For example, when people frame the phenomenon of racialized lynching, the picture that often consumes the American mind is that of crazed mobs of thousands of white men, women, and children in a bloodthirsty frenzy killing a Black man, whether by hanging, burning alive or by shooting him to pieces. It is emotionally preferable for us in the twenty-first century to hear of this history and to maintain a comfortable historical distance. But we can only do so if we think of racism in terms of frenzied violence. Ida B. Wells saw past the frenzy, at the time justified by Southern apologists as the acts necessary to protect Southern white femininity. Wells saw the truth, however: lynching was a weapon to maintain white hegemony. It was how white communities “kept the Negro in line”, present yet subordinate. In post-Reconstruction America, where some still had the memory of slavery, the exploitation of Black labor continued. Violence was one of the tools necessary to maintain that exploitation.
So why did lynching fade? Did southern whites just become less violently racist? Sociologists Stewart Tolnay and E. M. Beck answered this question at the end of their insightful book, A Festival of Violence:
We are not naïve enough to believe the white elite experienced a revelation that exposed the “evil” of prejudice, discrimination, and racial violence. Rather their transformation was much more pragmatic and self-interested. They witnessed the exodus of the very population that provided their supply of cheap and pliant labor.
The Great Migration paired with the bad press that lynching began to get in the 1920s and 1930s both nationwide and internationally ultimately best explain the decline of spectacle lynching. In summary, lynching faded because it became a threat to the political economy of the South, not because people stopped being racist. In fact, this should be a conclusion that we expect if racialized thinking is, as it has historically been, post facto justification of exploitation. Reconciliation did not stop the brutal deaths of Black men and women. What Ida B. Wells named “the white man’s god” had to be threatened: the wallet.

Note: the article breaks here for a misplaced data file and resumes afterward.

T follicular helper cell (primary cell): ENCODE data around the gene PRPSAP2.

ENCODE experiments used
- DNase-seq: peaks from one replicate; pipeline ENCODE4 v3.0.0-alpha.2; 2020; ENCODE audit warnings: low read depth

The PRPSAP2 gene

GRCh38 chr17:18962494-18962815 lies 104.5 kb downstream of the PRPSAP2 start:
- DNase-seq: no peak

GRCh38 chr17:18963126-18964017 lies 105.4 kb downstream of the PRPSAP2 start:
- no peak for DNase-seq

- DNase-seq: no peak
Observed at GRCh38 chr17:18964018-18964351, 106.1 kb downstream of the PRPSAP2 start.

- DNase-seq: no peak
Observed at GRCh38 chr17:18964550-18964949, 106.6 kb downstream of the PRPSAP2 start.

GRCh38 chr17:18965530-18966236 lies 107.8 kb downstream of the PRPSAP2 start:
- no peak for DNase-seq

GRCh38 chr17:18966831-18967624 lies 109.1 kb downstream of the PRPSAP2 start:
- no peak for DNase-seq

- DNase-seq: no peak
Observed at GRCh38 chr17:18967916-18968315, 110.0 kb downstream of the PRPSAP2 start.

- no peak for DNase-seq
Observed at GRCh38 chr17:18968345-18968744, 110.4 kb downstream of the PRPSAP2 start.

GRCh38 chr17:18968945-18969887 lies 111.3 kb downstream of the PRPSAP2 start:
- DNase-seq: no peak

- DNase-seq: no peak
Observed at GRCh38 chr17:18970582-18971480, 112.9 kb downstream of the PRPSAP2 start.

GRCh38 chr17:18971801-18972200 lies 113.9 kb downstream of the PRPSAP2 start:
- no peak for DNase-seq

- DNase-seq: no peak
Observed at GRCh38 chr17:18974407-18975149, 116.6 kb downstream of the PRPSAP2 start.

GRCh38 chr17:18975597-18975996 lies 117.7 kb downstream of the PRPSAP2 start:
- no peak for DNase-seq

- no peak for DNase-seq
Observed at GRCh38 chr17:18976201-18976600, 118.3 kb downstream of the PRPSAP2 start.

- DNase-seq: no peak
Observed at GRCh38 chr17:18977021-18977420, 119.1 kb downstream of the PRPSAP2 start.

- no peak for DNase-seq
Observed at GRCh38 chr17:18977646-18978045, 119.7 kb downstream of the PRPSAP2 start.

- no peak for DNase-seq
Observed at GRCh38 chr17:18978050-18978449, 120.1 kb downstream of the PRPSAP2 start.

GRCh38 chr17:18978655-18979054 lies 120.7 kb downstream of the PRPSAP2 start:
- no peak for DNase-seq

This then narrates the root of the issue with racial reconciliation language. At no point in American history has there been the active presence of “racial peace” or “racial justice.” As long as race has been a conversation and category, it has been a category of exploitation and of division. Even as we move forward, we cannot single mindedly seek the eradication of harmful ideas without also spending time, political energy, and money alleviating the material conditions that kill and exploit. Some will be upset that I do not here go into the ways in which we have progressed: after all, slavery has been abolished! (No, it hasn’t been. Our prison system is, constitutionally, slavery.) Spectacular anti-black violence like lynching has stopped! (No, it hasn’t. The spectacle just takes a different form, like police killings on social media.) One can approach this with two minds: self-congratulatory pats for lessening brutalities that never should have existed in the first place or relentless seeking not for the absence of brutality but for the presence of love and justice.
This brings us back to the direction we ought to look when we ask and answer questions about race and how it works. It is good for us to love one another as Christ has commanded us, but that love must take the form of recognizing the political economy in which we live. Race and the systems of domination and exploitation it has propped up have left waves of devastation and death in their wake to the extent that even in their seeming absence, the wounds remain. The segregated cities, housing, and schools remain. The poverty maintained by what Keeanga-Yamahtta Taylor called “predatory inclusion” remains. The conditions that attempt to make it impossible to properly love our neighbor remain and impose themselves on our minds as “normal”. We cannot let that imposition remain. Slough off the myth that racial justice will be achieved if we, through interpersonal relationships, reconcile. Our ethical imaginations must always tend not merely toward survival, but toward liberation and healing. Pull the knife out, treat the wound, and walk and heal alongside the wounded, understanding that the way forward is not to accept the world, but to seek and await its remaking that began at the Cross and will soon be completed. That will be a political economy in which we thrive.